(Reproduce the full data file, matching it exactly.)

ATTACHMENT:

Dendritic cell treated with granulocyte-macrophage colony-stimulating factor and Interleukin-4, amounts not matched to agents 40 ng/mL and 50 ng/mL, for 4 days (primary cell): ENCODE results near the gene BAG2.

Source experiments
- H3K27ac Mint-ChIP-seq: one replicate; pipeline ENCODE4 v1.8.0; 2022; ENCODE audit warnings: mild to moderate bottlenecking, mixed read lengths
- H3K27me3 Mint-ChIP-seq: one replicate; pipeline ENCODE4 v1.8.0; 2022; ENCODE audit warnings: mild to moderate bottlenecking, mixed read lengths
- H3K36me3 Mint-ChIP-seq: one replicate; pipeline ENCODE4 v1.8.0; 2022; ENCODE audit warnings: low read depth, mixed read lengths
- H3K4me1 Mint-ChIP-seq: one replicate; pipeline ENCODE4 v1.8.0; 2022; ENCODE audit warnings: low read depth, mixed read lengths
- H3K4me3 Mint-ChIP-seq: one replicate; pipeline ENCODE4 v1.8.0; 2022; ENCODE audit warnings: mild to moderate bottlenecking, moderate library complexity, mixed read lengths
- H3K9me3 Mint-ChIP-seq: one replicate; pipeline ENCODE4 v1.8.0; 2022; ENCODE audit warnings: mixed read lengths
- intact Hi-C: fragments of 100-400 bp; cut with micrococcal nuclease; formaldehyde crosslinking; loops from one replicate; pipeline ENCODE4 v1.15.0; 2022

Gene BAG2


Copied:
Dendritic cell treated with granulocyte-macrophage colony-stimulating factor and Interleukin-4, amounts not matched to agents 40 ng/mL and 50 ng/mL, for 4 days (primary cell): ENCODE results near the gene BAG2.

Source experiments
- H3K27ac Mint-ChIP-seq: one replicate; pipeline ENCODE4 v1.8.0; 2022; ENCODE audit warnings: mild to moderate bottlenecking, mixed read lengths
- H3K27me3 Mint-ChIP-seq: one replicate; pipeline ENCODE4 v1.8.0; 2022; ENCODE audit warnings: mild to moderate bottlenecking, mixed read lengths
- H3K36me3 Mint-ChIP-seq: one replicate; pipeline ENCODE4 v1.8.0; 2022; ENCODE audit warnings: low read depth, mixed read lengths
- H3K4me1 Mint-ChIP-seq: one replicate; pipeline ENCODE4 v1.8.0; 2022; ENCODE audit warnings: low read depth, mixed read lengths
- H3K4me3 Mint-ChIP-seq: one replicate; pipeline ENCODE4 v1.8.0; 2022; ENCODE audit warnings: mild to moderate bottlenecking, moderate library complexity, mixed read lengths
- H3K9me3 Mint-ChIP-seq: one replicate; pipeline ENCODE4 v1.8.0; 2022; ENCODE audit warnings: mixed read lengths
- intact Hi-C: fragments of 100-400 bp; cut with micrococcal nuclease; formaldehyde crosslinking; loops from one replicate; pipeline ENCODE4 v1.15.0; 2022

Gene BAG2